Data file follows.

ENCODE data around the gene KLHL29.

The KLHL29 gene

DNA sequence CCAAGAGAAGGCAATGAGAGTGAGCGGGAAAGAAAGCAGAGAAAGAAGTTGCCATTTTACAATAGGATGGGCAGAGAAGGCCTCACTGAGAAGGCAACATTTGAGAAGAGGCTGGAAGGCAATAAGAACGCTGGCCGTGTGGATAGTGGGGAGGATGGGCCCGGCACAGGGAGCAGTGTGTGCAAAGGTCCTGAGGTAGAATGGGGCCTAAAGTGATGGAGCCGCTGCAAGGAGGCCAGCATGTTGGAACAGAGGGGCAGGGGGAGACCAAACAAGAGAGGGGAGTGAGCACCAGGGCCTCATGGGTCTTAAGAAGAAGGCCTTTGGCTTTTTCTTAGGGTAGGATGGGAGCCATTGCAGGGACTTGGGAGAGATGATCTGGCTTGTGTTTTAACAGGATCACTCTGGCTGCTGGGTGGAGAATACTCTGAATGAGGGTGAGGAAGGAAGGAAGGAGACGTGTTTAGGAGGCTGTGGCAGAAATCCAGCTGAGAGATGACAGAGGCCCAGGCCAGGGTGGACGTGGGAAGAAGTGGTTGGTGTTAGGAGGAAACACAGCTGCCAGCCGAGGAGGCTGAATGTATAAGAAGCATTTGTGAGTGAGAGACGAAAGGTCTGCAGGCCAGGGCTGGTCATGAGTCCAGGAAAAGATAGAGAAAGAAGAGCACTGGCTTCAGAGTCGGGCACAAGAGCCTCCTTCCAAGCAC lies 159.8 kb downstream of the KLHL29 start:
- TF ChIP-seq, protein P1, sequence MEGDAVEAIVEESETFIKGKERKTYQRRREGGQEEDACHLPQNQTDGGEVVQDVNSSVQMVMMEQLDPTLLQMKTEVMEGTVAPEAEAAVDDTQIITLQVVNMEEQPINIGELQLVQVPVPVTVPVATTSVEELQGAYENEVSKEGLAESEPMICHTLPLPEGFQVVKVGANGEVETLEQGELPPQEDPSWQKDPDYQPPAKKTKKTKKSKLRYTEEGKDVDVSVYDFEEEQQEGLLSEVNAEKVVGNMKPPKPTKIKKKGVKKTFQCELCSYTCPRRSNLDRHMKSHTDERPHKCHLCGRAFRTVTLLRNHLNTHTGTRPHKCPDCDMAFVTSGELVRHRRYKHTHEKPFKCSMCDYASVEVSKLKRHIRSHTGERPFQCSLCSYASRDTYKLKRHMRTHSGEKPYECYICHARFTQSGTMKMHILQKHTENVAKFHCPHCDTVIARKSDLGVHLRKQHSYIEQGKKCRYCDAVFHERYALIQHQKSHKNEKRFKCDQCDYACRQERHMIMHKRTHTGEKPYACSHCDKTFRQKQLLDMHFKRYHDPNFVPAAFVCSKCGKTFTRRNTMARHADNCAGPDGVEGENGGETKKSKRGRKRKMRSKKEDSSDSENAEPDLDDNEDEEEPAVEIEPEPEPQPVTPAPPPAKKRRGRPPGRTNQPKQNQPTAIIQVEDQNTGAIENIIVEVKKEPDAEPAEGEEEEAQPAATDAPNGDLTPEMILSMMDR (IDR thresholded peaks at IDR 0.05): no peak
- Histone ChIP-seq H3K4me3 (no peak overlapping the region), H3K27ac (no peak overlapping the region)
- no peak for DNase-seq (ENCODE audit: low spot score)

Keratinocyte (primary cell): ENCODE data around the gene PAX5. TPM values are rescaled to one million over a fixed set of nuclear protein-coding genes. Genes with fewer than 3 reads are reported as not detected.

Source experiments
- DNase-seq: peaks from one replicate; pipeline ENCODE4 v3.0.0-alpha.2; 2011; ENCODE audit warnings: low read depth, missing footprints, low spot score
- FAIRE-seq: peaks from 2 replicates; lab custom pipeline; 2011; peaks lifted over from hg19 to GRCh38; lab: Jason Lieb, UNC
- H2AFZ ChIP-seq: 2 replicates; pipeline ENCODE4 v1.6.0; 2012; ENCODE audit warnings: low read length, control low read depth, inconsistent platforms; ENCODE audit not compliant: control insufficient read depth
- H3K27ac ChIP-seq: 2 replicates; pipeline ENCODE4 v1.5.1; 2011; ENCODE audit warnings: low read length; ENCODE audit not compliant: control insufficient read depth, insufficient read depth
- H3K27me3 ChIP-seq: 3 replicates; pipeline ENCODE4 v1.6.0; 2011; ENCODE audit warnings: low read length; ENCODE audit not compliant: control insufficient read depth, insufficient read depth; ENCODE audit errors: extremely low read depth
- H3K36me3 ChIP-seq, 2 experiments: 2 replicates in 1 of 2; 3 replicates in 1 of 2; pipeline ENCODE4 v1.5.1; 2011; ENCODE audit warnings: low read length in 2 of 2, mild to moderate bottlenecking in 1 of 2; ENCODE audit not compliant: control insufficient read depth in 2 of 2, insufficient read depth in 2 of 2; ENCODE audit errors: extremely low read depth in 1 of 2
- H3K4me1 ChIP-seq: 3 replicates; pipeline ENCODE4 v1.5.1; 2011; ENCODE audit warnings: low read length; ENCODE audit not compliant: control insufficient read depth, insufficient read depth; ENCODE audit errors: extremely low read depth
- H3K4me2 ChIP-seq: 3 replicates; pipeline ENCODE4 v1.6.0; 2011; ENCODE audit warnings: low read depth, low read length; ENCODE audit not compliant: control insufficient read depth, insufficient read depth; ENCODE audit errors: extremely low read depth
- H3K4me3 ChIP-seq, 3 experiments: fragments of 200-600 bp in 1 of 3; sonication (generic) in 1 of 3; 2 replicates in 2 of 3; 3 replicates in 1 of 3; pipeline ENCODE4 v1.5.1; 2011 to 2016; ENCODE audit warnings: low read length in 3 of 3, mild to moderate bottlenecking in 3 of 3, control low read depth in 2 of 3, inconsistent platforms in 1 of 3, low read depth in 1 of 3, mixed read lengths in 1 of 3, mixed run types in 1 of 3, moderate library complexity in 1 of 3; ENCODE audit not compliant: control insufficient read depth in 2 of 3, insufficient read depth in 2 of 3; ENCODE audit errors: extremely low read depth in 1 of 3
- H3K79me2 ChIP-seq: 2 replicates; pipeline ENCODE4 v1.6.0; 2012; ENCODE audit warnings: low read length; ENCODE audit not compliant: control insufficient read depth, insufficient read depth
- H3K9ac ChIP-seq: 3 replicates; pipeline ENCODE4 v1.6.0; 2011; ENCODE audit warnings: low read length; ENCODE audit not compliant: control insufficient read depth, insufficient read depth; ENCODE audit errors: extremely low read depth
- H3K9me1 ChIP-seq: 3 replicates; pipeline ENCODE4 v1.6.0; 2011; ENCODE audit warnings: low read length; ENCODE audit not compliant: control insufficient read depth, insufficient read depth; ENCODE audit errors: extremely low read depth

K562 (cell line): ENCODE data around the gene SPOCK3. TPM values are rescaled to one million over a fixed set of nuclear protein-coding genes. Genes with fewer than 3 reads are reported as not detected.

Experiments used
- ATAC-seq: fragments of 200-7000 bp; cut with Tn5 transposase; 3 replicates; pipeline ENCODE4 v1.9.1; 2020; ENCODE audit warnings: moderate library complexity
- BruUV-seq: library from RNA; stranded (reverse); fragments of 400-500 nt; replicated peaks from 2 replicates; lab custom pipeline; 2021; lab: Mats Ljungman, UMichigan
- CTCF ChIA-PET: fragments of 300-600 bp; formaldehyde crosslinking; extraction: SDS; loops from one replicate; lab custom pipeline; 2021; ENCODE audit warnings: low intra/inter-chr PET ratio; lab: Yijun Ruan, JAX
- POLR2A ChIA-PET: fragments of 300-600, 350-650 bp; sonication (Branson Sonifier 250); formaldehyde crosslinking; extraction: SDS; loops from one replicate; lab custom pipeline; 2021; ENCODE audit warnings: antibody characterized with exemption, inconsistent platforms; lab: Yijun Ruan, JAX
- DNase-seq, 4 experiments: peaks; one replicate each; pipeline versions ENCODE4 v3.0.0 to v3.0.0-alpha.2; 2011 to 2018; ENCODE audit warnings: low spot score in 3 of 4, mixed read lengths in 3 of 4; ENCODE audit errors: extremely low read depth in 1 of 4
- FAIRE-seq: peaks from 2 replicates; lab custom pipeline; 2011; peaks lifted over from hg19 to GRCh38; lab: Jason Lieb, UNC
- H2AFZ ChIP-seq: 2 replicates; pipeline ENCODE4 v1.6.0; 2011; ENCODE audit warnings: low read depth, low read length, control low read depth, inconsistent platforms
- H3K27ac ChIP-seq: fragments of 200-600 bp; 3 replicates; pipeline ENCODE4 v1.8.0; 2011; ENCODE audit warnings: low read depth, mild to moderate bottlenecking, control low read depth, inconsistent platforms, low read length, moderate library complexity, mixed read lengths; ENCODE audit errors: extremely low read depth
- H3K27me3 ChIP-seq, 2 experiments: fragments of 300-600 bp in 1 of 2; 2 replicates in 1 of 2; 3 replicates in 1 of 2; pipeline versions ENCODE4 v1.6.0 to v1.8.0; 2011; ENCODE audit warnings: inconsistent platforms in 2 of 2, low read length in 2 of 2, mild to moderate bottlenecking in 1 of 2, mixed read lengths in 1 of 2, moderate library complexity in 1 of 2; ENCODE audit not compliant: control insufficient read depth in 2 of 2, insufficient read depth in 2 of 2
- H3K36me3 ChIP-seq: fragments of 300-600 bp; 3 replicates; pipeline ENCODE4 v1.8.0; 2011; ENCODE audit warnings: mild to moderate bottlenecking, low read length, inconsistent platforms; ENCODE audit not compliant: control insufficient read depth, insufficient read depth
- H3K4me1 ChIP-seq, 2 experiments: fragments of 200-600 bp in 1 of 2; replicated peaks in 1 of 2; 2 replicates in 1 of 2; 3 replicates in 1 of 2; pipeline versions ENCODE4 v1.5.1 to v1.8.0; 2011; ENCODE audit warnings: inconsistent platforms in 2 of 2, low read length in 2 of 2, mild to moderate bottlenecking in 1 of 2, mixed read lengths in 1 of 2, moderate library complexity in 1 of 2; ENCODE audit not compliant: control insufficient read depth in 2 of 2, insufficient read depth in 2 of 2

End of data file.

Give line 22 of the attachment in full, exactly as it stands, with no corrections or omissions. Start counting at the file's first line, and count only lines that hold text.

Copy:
Experiments used